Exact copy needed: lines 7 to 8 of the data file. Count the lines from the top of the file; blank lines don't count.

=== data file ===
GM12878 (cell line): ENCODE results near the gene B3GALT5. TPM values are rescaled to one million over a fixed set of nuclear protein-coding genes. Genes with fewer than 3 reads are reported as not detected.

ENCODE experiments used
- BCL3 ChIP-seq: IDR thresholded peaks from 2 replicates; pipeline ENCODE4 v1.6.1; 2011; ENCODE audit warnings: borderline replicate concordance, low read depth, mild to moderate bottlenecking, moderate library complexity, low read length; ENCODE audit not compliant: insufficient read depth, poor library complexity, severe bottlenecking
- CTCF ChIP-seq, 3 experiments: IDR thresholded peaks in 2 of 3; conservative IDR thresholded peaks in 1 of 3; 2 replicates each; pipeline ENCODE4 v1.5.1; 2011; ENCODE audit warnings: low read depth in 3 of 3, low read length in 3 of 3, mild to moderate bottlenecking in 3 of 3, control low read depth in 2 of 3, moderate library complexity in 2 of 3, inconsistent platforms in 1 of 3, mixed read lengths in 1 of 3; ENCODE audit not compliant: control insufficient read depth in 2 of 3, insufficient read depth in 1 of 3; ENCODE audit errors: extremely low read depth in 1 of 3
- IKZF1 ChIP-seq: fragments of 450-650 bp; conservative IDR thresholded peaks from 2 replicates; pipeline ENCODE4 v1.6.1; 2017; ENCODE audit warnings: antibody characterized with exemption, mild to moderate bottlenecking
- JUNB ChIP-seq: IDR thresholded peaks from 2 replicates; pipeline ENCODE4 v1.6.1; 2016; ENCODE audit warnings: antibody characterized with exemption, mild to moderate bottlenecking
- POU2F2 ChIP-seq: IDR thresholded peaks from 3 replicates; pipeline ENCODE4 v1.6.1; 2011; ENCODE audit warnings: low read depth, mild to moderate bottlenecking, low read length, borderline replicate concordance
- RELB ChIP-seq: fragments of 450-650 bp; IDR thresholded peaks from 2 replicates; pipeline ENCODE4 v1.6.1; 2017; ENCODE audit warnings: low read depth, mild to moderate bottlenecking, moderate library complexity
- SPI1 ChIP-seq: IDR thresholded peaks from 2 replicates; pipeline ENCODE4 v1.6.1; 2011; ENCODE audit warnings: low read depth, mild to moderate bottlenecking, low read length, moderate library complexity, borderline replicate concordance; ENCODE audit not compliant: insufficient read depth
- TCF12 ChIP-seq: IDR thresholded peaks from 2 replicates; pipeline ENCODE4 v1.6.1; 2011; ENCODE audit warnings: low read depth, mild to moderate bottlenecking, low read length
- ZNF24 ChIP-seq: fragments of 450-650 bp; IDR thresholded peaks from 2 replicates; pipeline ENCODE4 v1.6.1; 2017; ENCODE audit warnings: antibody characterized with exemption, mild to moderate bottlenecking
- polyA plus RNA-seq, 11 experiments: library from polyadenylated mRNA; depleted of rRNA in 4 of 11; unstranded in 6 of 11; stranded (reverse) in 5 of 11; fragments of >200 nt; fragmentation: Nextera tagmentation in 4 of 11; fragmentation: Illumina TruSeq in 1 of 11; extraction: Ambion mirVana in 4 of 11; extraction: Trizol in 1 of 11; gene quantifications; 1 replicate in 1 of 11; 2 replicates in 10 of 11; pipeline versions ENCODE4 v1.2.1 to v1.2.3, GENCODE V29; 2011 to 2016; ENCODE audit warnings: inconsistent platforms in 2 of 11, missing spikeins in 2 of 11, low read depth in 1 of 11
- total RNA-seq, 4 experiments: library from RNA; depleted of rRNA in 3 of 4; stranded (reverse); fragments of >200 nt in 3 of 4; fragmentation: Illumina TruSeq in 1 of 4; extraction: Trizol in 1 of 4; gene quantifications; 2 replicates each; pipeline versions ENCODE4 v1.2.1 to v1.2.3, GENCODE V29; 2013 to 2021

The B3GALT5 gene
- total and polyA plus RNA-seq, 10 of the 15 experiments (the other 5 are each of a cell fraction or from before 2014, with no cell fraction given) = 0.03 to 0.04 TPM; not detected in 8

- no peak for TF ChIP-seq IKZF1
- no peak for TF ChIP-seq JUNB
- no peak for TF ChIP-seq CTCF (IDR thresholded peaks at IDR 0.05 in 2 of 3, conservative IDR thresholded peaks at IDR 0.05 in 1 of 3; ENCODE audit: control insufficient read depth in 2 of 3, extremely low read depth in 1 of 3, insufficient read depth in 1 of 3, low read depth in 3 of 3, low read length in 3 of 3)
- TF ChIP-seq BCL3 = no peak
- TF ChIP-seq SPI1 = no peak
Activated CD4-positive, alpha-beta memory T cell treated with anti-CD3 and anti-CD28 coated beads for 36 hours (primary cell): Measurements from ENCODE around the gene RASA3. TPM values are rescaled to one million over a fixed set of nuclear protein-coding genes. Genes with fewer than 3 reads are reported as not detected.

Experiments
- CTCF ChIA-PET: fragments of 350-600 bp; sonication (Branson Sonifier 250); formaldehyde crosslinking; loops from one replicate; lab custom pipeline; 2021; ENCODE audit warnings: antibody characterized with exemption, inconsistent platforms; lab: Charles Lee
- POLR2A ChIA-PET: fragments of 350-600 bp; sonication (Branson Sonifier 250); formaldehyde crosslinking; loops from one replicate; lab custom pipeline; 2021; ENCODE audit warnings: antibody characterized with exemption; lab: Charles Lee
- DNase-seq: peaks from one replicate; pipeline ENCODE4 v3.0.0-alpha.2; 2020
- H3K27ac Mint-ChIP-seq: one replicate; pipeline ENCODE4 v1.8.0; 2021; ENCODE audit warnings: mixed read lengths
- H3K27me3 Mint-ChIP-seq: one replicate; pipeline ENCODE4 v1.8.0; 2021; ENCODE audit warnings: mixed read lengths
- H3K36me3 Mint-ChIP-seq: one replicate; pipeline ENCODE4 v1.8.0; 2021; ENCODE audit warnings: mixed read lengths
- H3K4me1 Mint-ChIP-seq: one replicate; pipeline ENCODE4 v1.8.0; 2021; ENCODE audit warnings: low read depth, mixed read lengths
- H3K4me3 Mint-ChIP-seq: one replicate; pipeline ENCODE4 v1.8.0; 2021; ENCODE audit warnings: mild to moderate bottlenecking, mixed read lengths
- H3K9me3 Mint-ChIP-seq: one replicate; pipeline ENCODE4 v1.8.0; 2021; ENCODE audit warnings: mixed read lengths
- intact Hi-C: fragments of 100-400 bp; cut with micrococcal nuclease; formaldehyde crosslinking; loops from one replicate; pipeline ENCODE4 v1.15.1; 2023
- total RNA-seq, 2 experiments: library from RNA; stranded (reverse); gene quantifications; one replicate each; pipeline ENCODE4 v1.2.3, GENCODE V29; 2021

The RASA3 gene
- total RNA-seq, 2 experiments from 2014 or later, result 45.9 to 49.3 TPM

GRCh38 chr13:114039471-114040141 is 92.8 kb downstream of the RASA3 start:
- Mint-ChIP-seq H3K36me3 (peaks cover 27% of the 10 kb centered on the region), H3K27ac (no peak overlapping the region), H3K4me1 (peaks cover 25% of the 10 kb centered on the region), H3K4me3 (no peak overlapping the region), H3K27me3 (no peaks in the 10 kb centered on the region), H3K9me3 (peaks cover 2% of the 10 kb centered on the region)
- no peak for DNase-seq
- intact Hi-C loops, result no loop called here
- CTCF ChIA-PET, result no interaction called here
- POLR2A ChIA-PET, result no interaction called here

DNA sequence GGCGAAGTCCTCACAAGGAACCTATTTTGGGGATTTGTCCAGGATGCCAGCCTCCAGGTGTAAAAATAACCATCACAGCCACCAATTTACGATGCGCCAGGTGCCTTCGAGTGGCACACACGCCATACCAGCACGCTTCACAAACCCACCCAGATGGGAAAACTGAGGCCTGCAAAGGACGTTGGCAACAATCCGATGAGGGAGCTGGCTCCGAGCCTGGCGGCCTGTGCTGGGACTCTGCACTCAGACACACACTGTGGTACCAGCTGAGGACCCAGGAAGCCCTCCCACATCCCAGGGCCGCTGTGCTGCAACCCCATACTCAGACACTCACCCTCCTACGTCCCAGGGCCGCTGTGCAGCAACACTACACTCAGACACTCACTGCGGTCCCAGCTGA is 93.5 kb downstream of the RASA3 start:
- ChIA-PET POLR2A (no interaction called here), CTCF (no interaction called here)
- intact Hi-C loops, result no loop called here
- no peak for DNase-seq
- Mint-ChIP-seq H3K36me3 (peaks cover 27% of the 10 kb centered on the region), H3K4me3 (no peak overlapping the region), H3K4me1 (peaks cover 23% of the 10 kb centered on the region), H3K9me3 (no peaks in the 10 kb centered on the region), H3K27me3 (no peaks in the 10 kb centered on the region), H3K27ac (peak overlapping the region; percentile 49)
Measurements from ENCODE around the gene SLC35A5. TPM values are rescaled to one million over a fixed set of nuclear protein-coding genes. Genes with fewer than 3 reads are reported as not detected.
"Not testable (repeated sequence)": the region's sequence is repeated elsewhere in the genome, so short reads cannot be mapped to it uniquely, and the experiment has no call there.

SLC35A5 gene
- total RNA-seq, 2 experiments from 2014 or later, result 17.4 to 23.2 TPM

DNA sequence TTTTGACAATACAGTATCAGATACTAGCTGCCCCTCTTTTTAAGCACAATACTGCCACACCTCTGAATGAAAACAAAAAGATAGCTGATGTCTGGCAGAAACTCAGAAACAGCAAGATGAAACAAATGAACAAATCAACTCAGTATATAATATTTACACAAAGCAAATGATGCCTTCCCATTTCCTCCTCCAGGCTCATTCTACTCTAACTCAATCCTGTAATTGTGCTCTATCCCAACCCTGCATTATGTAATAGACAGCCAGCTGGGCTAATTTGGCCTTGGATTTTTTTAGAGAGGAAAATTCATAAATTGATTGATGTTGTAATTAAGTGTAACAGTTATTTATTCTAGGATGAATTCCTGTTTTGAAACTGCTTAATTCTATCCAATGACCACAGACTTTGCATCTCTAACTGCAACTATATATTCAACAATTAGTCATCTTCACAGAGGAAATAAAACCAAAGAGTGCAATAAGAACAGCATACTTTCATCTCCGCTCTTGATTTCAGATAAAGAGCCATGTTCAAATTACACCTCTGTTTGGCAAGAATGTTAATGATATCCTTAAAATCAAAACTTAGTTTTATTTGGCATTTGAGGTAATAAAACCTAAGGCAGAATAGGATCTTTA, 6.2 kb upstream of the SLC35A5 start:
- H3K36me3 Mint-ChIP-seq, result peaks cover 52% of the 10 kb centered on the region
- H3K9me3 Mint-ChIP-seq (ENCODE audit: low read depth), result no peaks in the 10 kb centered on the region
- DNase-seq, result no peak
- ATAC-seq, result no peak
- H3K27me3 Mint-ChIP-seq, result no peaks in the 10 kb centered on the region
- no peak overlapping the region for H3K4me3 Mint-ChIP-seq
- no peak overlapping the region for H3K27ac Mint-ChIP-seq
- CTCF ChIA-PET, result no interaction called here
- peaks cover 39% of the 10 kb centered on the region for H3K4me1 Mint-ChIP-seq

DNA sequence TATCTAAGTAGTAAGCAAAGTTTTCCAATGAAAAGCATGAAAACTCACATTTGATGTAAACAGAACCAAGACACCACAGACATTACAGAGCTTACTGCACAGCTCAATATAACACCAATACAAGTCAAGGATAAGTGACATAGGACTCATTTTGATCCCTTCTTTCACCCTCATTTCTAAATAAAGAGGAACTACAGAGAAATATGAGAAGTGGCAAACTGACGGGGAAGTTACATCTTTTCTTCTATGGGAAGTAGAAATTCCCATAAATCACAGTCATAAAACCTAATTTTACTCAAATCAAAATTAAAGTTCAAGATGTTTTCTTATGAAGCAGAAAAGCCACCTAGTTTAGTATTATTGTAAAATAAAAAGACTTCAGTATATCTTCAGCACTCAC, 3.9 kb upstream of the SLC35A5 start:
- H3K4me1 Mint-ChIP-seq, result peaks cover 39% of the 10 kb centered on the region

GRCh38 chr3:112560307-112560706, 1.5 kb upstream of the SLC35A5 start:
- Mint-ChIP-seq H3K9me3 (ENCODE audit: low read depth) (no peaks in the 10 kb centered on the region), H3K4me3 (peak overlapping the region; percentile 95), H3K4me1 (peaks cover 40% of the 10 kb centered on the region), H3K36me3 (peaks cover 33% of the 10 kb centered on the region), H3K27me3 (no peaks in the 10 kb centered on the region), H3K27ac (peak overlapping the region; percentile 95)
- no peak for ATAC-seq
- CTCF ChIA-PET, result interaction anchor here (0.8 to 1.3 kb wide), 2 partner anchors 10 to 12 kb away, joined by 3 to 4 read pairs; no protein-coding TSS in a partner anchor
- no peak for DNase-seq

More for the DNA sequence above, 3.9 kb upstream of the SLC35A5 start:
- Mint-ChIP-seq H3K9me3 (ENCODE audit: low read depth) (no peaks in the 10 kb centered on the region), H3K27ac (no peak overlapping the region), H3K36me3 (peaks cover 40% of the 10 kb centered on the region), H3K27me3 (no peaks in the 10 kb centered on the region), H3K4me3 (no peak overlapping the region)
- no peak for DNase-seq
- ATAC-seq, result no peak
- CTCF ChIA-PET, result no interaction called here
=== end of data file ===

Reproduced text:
- POU2F2 ChIP-seq: IDR thresholded peaks from 3 replicates; pipeline ENCODE4 v1.6.1; 2011; ENCODE audit warnings: low read depth, mild to moderate bottlenecking, low read length, borderline replicate concordance
- RELB ChIP-seq: fragments of 450-650 bp; IDR thresholded peaks from 2 replicates; pipeline ENCODE4 v1.6.1; 2017; ENCODE audit warnings: low read depth, mild to moderate bottlenecking, moderate library complexity